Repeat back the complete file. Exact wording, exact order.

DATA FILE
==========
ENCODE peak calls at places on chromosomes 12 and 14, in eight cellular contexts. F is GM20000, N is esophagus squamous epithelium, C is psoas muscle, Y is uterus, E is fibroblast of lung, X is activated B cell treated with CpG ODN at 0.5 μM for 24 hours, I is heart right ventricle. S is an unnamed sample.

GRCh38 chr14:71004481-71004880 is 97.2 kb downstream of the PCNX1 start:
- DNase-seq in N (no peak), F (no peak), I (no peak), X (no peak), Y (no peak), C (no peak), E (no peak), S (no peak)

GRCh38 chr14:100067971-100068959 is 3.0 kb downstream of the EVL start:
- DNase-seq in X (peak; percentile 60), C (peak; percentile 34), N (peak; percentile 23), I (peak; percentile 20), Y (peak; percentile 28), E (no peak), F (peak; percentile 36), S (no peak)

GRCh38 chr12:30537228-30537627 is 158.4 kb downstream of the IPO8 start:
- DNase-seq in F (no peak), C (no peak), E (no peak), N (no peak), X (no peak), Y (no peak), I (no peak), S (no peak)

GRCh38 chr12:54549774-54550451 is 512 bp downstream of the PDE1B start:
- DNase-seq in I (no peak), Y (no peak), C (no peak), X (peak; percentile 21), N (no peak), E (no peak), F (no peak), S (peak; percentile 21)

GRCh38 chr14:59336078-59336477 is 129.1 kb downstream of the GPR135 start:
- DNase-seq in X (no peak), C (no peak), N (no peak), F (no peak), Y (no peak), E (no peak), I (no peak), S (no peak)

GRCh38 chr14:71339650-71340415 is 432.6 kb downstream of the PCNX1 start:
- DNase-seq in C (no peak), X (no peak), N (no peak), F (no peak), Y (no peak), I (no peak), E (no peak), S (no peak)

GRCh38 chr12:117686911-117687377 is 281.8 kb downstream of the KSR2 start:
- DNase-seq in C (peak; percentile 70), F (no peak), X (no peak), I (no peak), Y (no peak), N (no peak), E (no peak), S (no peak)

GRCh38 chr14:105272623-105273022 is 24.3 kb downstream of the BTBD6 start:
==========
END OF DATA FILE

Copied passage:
ENCODE peak calls at places on chromosomes 12 and 14, in eight cellular contexts. F is GM20000, N is esophagus squamous epithelium, C is psoas muscle, Y is uterus, E is fibroblast of lung, X is activated B cell treated with CpG ODN at 0.5 μM for 24 hours, I is heart right ventricle. S is an unnamed sample.

GRCh38 chr14:71004481-71004880 is 97.2 kb downstream of the PCNX1 start:
- DNase-seq in N (no peak), F (no peak), I (no peak), X (no peak), Y (no peak), C (no peak), E (no peak), S (no peak)

GRCh38 chr14:100067971-100068959 is 3.0 kb downstream of the EVL start:
- DNase-seq in X (peak; percentile 60), C (peak; percentile 34), N (peak; percentile 23), I (peak; percentile 20), Y (peak; percentile 28), E (no peak), F (peak; percentile 36), S (no peak)

GRCh38 chr12:30537228-30537627 is 158.4 kb downstream of the IPO8 start:
- DNase-seq in F (no peak), C (no peak), E (no peak), N (no peak), X (no peak), Y (no peak), I (no peak), S (no peak)

GRCh38 chr12:54549774-54550451 is 512 bp downstream of the PDE1B start:
- DNase-seq in I (no peak), Y (no peak), C (no peak), X (peak; percentile 21), N (no peak), E (no peak), F (no peak), S (peak; percentile 21)

GRCh38 chr14:59336078-59336477 is 129.1 kb downstream of the GPR135 start:
- DNase-seq in X (no peak), C (no peak), N (no peak), F (no peak), Y (no peak), E (no peak), I (no peak), S (no peak)

GRCh38 chr14:71339650-71340415 is 432.6 kb downstream of the PCNX1 start:
- DNase-seq in C (no peak), X (no peak), N (no peak), F (no peak), Y (no peak), I (no peak), E (no peak), S (no peak)

GRCh38 chr12:117686911-117687377 is 281.8 kb downstream of the KSR2 start:
- DNase-seq in C (peak; percentile 70), F (no peak), X (no peak), I (no peak), Y (no peak), N (no peak), E (no peak), S (no peak)

GRCh38 chr14:105272623-105273022 is 24.3 kb downstream of the BTBD6 start: